One more common trend is to use interpretations as coffee table conversations. Interpretations like seeking validation, being anal, oedipal fantasy are common phrases. This understanding is achieved by therapy, a deeply reflective process through which one develops the capacity to bring the unknown to the known mind that needs to be receptive to experiencing the emotional response. This also warrants psychological readiness. If interpretation is given out of therapeutic or clinical connection, it has a detrimental impact.

When I started my psychiatry training, I witnessed how little knowledge could be dangerous. My academic teachings and supervision introduced me to a new worldview. As a result, I began exploring how to translate the knowledge from teaching sessions into clinical encounters. I must say that it was fascinating and disorienting using these concepts outside of clinical realms. Thanks to David P Levine, who wrote this incredible book called Psychoanalysis, Society and Inner world.

The death of expertise is not just a rejection of existing knowledge. It is fundamentally a rejection of science and rationality, which are the foundations of modern civilization. Moreover, it is a sign of mistrust & skepticism of authority. We have come full circle from a premodern age. Folk wisdom-filled unavoidable gaps in human knowledge through a period of rapid development based heavily on specialization and expertise. We have a postindustrial, information-oriented world where all citizens believe themselves to be experts on everything.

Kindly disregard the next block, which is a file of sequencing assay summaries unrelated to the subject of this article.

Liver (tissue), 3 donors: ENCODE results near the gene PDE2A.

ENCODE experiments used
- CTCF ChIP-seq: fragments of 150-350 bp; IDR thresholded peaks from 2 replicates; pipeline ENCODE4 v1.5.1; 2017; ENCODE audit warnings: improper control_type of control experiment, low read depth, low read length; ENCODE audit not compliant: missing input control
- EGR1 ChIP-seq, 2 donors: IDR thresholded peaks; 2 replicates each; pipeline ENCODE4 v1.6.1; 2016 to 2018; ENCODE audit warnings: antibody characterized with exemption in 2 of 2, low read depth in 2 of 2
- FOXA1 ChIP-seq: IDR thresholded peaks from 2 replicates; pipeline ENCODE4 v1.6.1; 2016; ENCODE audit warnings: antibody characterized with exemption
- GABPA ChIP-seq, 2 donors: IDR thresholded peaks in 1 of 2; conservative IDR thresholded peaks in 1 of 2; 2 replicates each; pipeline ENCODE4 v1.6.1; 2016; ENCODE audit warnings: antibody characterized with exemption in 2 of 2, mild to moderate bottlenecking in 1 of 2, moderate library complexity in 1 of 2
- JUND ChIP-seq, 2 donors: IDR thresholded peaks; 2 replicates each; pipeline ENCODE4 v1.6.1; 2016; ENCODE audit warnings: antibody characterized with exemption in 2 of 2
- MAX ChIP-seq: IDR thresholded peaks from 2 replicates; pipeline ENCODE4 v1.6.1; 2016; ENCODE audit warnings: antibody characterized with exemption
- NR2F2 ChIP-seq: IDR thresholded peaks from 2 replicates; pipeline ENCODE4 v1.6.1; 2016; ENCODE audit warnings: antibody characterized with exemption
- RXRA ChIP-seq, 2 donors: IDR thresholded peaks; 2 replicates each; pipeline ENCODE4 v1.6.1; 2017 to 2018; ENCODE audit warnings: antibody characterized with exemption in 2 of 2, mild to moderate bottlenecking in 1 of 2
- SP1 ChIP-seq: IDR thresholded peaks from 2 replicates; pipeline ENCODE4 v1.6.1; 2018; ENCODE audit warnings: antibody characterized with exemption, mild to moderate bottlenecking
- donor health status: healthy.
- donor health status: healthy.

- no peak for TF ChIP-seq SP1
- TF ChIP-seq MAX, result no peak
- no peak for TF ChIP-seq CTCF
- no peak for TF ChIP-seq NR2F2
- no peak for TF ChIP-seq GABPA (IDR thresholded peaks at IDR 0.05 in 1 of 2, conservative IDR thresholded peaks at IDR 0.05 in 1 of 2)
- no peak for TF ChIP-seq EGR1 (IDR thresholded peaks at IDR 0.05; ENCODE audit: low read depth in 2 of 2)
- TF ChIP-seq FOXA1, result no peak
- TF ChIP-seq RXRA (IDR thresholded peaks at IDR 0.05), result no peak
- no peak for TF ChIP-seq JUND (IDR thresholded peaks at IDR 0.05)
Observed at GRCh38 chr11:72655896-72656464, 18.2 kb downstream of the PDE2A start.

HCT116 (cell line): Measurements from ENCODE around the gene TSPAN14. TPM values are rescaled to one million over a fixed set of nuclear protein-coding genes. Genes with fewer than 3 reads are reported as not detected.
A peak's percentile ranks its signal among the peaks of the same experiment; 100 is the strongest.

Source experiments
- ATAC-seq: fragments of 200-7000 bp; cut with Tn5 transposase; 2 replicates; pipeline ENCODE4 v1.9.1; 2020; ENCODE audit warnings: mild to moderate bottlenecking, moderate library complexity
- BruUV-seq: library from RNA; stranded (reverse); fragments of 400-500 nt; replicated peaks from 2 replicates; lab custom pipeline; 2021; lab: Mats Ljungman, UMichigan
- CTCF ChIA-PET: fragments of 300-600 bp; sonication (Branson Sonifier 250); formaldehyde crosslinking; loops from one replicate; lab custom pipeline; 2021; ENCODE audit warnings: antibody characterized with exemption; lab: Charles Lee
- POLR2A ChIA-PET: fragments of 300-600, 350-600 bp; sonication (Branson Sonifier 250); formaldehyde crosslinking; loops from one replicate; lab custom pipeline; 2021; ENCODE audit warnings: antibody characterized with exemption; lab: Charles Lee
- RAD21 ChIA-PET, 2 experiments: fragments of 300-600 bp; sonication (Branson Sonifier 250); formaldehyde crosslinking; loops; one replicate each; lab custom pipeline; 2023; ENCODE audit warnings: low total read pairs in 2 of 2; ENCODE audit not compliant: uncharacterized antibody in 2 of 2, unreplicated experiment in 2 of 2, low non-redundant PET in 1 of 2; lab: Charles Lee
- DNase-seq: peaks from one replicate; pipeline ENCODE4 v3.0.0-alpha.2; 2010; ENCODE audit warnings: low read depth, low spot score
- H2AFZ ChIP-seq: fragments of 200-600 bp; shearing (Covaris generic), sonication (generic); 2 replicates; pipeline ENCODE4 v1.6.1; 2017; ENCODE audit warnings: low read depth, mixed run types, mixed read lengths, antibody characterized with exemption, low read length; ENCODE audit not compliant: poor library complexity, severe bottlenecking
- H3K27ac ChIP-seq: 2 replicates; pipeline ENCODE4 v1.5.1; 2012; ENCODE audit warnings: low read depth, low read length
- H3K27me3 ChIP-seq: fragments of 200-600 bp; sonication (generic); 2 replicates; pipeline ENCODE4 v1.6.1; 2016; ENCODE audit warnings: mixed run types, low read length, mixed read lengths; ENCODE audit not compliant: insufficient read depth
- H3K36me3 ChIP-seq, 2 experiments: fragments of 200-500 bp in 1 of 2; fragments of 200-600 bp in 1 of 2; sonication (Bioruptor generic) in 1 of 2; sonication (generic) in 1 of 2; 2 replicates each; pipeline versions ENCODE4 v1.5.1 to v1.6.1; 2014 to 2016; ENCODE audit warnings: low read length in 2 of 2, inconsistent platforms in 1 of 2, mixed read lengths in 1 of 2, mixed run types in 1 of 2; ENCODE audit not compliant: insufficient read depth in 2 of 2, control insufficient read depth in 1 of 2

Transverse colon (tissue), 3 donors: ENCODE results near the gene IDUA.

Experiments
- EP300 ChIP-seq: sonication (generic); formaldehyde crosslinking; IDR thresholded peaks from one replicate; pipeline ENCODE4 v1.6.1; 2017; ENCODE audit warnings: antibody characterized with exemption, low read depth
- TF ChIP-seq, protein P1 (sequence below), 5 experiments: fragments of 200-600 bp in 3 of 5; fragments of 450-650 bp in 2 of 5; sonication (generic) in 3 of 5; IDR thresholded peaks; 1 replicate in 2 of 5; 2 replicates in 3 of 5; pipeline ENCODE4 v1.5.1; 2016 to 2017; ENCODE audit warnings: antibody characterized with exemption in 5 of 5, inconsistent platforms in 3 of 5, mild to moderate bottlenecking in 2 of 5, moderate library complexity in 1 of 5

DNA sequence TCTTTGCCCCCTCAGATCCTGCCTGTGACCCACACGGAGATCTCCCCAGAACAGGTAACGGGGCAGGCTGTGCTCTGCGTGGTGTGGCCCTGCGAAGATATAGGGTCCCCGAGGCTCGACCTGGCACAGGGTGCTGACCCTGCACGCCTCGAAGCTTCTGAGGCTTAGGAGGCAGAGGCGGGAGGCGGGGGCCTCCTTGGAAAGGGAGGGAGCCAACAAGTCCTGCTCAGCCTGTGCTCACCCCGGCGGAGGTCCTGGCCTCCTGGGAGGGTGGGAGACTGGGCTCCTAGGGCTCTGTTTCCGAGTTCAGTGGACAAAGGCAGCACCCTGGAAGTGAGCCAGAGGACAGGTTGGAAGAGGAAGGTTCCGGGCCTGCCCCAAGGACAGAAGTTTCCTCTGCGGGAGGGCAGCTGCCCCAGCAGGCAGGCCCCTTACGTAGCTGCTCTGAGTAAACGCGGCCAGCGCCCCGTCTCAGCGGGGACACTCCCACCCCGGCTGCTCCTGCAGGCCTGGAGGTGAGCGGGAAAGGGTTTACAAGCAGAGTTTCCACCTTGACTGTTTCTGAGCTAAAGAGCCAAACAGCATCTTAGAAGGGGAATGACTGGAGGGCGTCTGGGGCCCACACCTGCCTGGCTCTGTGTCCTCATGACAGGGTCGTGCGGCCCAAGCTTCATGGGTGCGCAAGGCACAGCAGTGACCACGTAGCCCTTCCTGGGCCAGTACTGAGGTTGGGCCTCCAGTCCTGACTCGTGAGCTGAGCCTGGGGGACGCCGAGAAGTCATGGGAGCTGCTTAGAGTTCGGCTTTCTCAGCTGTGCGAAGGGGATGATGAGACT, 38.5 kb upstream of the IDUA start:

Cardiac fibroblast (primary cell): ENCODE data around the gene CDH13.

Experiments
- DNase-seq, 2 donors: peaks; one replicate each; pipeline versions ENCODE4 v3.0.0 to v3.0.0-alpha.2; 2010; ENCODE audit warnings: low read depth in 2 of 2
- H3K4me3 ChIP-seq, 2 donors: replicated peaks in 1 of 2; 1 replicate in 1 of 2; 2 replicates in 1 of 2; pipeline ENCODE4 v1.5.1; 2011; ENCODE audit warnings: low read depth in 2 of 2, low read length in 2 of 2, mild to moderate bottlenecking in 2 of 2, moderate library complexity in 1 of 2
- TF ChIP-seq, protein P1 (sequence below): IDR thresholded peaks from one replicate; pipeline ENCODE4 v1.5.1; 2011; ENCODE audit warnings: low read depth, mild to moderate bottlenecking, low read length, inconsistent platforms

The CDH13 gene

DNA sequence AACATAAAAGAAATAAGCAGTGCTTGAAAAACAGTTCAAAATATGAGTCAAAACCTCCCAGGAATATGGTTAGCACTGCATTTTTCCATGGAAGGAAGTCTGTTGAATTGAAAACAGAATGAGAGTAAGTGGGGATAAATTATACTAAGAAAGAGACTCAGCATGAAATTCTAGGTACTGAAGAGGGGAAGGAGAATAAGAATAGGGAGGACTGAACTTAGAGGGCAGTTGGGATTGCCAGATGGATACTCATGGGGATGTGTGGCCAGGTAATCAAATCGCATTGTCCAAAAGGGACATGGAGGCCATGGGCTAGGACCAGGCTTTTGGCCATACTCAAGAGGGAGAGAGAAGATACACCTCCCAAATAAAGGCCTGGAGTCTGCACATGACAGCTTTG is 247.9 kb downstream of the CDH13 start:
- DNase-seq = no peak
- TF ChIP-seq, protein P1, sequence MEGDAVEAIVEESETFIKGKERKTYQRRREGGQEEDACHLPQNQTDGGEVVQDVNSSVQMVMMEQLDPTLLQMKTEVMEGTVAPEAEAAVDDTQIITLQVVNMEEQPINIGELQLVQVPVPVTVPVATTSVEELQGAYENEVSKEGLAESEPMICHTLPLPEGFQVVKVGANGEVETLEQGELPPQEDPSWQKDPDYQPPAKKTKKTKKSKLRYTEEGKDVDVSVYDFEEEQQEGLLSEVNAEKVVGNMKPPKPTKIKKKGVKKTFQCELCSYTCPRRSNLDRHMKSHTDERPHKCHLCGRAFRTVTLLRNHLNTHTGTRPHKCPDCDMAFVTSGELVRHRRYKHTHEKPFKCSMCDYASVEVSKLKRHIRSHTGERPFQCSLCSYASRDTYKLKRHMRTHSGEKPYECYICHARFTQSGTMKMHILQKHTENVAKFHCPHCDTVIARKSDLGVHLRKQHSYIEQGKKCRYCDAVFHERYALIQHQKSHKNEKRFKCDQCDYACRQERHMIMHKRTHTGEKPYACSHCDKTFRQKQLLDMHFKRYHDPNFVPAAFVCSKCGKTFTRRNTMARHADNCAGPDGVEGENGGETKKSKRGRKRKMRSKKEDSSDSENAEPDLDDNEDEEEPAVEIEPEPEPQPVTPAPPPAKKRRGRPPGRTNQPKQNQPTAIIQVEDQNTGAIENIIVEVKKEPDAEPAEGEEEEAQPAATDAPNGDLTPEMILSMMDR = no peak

Perhaps the endagered expertise is a sign of progress. Who knows?

First of all, experts, no longer have a dominant hold on knowledge. The mysteries of existence are not unknown anymore. The scripture does not only being to grant libraries of the with intimidating halls accessible to the fairly limited people who can visit them. Given such a setting, the emphasis was less between the relational aspect of experts and the general population. Hence, only peer experts challenge experts.

Second of all, in the past, there were few public venues to challenge the expertise before the era of mass communications. Yet the resulting paradox has led an irrational conviction among people that everyone is as intelligent as everyone else instead of respect for knowledge

Third of all, the discord is contrary to education, that aims to make people (irrespective of how smart or accomplished they are), students or beginners with an intellectual quest for am ongoing learning.

Instead, we now live in a society where acquiring title learning is the endpoint of education rather than the beginning.

This is a risky forte.

--

--

Get the Medium app

A button that says 'Download on the App Store', and if clicked it will lead you to the iOS App store
A button that says 'Get it on, Google Play', and if clicked it will lead you to the Google Play store
Dr. Aisha Sanober Chachar

Dr. Aisha Sanober Chachar

Consultant Child & Adolescent Psychiatrist; Co-founder & Director @synapsepk Mental Health Entrepreneur. Recycled Stardust.Balint Group.Psychoanalysis.Grit 🇵🇰